There are also growing concerns about the environmental impact of the increase in dairy production in New Zealand. This seem pretty muted at the moment - at least according to the FT article
above (previous page).
Environmental concerns include
'New Zealand agriculture is the largest source of emissions, contributing 48 per cent of New Zealand’s total Green House Gas emissions in 2007' (NZAE p.5).
The Parliamentary Commissioner for the Environment produced a report in 2013 on 'Water quality in New Zealand: Land use and nutrient pollution'.
Changes in land use are not uniform,
Over recent years, shifting commodity prices have led to many sheep/beef farms on relatively flat and fertile land being converted to dairy farms. At the same time, large areas of hill country sheep/beef land have been planted in forest, and some have been left to revert to unproductive scrubland. The LURNZ model predicts that these trends will continue (p.65)
The increase in dairy shows annual nitrogen loads on fresh water 'continuing to risein virtually every region ... Canterbury, Southland, and to a lesser extent, Otago, stand out.' (p.66).
The models employed in the report assume that mitigation measures will match increases in nitrogen run-off - an assumption the report itself admits is 'optimistic' (p.67).
The report is pretty mealy-mouthed in its conclusions and bases them on increases in nutrification only caused by bringing new land into dairy production (due to the mitigation assumption above).
I would suggest that the penultimate paragraph is illustrative of the pressures on the Commissioner from the mighty dairy lobby.
Unfortunately, if we continue to see large-scale conversion of land to more intensive uses, it is difficult to see how water quality will not continue to decline in the next few years. This is despite the best efforts of many and some undoubted successes (Water quality in New Zealand:Land use and nutrient pollution p.67).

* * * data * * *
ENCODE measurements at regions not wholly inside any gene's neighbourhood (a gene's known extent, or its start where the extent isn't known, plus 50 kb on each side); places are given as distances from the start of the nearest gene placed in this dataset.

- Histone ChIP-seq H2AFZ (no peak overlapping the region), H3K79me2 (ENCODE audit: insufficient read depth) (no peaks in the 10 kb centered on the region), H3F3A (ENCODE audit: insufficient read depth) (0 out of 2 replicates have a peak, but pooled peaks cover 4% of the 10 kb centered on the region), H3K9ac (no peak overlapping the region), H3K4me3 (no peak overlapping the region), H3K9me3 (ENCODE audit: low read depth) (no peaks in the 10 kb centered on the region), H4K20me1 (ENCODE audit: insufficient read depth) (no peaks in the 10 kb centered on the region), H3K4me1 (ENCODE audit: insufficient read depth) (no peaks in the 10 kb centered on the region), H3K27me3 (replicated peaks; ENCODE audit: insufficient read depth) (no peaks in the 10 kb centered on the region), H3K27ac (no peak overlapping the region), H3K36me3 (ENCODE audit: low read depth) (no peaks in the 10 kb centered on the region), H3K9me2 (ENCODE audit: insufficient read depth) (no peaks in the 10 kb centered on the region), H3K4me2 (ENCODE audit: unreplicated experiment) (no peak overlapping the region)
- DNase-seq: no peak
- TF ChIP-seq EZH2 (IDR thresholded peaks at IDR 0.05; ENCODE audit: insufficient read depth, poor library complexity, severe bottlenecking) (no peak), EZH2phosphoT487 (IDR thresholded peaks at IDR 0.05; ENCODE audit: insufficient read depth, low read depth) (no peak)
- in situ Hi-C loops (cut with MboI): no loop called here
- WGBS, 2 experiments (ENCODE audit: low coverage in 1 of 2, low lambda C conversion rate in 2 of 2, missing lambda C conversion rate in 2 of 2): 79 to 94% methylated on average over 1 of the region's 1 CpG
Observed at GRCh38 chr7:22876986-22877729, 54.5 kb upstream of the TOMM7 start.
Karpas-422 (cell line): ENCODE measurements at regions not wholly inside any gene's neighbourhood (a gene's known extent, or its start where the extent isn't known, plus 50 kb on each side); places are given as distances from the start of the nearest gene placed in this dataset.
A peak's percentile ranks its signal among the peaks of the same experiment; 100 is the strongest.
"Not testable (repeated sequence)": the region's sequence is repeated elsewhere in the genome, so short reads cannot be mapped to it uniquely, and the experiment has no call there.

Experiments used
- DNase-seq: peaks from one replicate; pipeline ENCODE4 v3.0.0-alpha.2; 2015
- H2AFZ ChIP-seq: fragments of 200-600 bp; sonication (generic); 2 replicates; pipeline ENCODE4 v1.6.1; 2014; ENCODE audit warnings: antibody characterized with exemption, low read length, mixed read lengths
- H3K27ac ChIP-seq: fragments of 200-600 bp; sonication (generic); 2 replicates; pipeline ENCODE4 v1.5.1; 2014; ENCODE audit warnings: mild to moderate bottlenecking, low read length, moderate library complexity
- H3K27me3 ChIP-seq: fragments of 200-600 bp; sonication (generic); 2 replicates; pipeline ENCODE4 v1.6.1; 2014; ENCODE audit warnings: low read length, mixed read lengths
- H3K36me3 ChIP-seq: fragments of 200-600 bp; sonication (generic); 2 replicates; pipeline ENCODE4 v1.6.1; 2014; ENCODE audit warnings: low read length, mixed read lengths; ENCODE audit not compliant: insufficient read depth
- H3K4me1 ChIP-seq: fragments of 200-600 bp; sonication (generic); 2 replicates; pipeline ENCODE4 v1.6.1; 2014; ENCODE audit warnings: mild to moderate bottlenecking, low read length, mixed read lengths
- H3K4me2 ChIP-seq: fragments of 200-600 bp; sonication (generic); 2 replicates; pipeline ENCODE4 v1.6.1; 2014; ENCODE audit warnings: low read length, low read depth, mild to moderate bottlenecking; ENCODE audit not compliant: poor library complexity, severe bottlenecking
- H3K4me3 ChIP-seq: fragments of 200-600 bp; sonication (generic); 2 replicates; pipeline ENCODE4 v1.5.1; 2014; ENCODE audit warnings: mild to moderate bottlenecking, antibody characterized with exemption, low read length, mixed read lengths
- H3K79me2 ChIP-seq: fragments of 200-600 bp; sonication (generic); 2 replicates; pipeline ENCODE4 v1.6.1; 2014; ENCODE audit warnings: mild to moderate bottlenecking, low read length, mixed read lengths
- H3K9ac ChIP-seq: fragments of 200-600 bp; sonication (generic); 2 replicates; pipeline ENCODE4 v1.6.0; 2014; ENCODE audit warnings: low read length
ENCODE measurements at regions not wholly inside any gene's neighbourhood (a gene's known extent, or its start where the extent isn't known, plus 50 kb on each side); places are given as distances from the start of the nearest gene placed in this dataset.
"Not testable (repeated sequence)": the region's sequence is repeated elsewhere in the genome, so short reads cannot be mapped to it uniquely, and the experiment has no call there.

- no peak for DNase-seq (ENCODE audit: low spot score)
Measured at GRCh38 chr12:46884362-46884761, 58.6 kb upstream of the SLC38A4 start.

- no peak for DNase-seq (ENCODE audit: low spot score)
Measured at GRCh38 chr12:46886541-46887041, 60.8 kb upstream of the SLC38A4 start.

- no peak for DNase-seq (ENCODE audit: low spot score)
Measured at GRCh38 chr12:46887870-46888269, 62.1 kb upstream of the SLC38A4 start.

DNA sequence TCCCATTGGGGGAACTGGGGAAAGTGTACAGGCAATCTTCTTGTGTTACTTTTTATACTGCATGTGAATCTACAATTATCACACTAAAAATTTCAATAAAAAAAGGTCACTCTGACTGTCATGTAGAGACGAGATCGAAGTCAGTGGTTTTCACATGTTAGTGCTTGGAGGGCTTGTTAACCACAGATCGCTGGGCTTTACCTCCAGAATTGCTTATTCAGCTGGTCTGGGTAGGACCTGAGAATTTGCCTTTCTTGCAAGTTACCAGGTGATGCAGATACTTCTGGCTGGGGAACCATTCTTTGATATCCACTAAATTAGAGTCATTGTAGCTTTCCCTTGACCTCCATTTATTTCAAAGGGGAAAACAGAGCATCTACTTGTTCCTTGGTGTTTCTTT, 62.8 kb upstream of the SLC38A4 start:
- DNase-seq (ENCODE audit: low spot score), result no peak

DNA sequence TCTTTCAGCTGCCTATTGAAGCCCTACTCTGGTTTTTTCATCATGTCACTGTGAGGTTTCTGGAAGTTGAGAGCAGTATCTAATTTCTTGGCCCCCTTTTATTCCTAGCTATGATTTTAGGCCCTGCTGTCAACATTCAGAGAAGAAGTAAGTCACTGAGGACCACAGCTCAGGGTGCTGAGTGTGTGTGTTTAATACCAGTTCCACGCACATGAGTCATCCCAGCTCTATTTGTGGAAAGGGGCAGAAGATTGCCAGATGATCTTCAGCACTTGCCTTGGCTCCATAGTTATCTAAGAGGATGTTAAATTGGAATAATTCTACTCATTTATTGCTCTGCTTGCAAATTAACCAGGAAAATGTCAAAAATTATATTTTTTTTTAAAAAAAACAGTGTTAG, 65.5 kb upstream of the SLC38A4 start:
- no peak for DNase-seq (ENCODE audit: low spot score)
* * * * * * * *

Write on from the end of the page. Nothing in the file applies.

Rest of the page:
This rather optimistic view seems in stark contrast to some of the detailed predictive modelling - for example the Oreti catchment in Southland is predicted to experience a 90% increase in nitrogen loads by 2020 from the 1996 level (p.57).
Nitrogen load increases of 27% for the whole of Southland are predicted for the same period (p. 55). (And this assumes increases in productivity are offset by mitigation in the 2008-20 period - see note 79).
Both central and local government have committed to spending many millions of dollars seeking to protect vulnerable iconic lakes. Other important initiatives have been the Dairying and Clean Streams Accord, the Land and Water Forum, and the many catchment zone committees using a collaborative approach to managing water. On a personal level, I am regularly heartened by reading Jon Morgan’s newspaper columns about the innovation and stewardship displayed by individual farmers. p.6
These include measures such as keeping cattle out of streams and planting riparian (riverside) strips and spreading shed dung on the land (p.41). Capital intensive stand-off pads, over-wintering in barns and the creation of artificial wetlands (p.45) are unlikely to be adopted widely before 2020.
More progress is likely in the more efficient use of fertilizer, improved genetics reducing the amounts of fertilizer required, good environmental standards in new dairy conversions and 'compliance of all dairy farms with Sustainable Dairying: Water Accord nutrient goals.'
On this basis the model used assumed that farmers would be ‘holding the line’ by 2020, increasing productivity while holding nutrient losses steady' p.49. As the report says twice, 'This assumption is optimistic' (Water quality in New Zealand:Land use and nutrient pollution.p.49 and 67).
Environment regulation and sustainability management has been devolved to the regions and there is considerable uncertainty as to how this will work and the costs that will be imposed on agriculture. The same can be said for an Emission Trading Scheme that in 2011 postponed the inclusion of agriculture in the scheme (see OECD NZ Agri Risk p.15).